2. Physical Appearance
Passport details aren’t exciting; what would be exciting would be to capture the full exact impression of a face. I mean, the kind of impression that depends on minute lines around the eyes, a particular faint twist to the mouth … the kind of grooves etched in by habitual expressions. Faces can tell you so much. A cheery-looking face may not go with a truly cheerful personality—but there will be clues!
Here’s where I suffer another bad case of film-envy. It’s so simple for a director to capture all these expressive details in a single shot. But with language, it’s an uphill struggle all the way.
It’s not only that there aren’t many words and they aren’t very exact, it’s also that the words don’t necessarily bring a picture with them. I’ve heard it said that ‘X’s eyes are too far apart’, and I know what it means in theory, but I have no idea what it actually looks like. In real life, I’m sure I could recognise it as a certain appearance that some faces have, but I’ve never conceptualised it.
Perhaps it’s like the language of wine. There are technical words that mean something to experts in the field, but not to the common and garden drinker like me. I find faces fascinating, different kinds of faces, and I often form very clear pictures for the faces of characters I want to describe. Only I can’t describe them. *#@%#*!!!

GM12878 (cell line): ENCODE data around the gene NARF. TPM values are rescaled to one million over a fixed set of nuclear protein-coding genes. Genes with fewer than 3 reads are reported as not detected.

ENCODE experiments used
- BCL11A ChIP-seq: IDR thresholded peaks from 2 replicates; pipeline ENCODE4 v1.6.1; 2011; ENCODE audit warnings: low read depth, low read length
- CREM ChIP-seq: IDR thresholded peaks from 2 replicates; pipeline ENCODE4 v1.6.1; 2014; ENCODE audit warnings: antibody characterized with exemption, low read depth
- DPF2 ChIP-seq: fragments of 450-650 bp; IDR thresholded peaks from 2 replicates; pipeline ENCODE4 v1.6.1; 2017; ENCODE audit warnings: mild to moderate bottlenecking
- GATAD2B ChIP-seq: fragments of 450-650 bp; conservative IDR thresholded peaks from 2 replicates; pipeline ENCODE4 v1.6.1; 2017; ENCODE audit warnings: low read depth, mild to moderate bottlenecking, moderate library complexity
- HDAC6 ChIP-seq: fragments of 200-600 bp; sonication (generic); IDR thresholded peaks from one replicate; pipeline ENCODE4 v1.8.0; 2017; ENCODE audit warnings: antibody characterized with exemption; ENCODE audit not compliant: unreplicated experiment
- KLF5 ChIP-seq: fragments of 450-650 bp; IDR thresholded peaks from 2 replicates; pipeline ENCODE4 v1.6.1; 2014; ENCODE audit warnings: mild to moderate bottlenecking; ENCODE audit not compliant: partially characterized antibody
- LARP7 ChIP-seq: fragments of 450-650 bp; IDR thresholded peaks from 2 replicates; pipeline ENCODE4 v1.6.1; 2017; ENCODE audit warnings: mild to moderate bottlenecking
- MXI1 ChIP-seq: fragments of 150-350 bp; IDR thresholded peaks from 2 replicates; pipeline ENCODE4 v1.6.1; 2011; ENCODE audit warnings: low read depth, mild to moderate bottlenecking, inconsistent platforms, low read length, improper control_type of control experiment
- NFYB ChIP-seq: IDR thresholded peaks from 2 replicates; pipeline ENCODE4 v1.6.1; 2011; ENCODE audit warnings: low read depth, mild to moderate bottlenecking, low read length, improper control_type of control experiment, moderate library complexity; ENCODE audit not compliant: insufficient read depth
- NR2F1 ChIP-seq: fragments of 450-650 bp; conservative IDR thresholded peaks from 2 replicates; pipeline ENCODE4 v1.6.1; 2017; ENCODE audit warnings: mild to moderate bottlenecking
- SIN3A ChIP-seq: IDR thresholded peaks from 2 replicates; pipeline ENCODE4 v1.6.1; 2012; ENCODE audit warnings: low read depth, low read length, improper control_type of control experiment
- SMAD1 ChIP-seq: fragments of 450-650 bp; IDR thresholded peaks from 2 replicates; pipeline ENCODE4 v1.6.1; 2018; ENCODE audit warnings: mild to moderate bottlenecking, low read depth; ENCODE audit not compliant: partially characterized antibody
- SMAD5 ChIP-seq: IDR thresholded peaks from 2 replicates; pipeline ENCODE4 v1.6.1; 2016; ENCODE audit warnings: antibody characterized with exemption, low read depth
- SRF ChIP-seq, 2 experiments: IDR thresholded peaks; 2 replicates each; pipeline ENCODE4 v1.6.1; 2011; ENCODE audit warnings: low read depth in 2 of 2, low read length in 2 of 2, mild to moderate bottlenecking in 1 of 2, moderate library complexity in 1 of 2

The best I can do is capture a highlight detail or two, a distinctive detail of a kind that would never feature on a passport or a police description. For example, a projecting lower lip, or an upper lips that lifts slightly over the front teeth.
That’s only a beginning, though, because a projecting lower lip might suggest aggression, but with a tiny variation could suggest sensuality. An upper lip that lifts slightly over the front teeth can be expressive of vulnerability, but with a tiny variation can look predatory. See what we’re up against? Words are blunt instruments for conveying those tiny variations.
But all is not lost—the personality can direct the picture. If we know a particular character is aggressive, that will shape our imagination of a projecting lower lip. If we see someone’s upper lip lifting in a moment of vulnerability, that will give us our clue for a general picture.
If the worst comes to the worst, it’s always possible to use words like ‘vulnerable-looking’ or ‘predatory-looking’, ‘sour’ or ‘resigned’, ‘severe’ or ‘hesitant’.
Similes can help too. Vail in The Dark Edge smiles like a cat—and I think, I hope, that the cat association influences the reader’s overall picture of her.
I don’t know if this would be useful for anyone else, but I sometimes work with hidden similes. In a recent book (no title, because I want the simile to stay hidden!) I imagined one particular character as turtle-like. The comparison never actually appeared in the book, but it shaped the way I described him all the way through.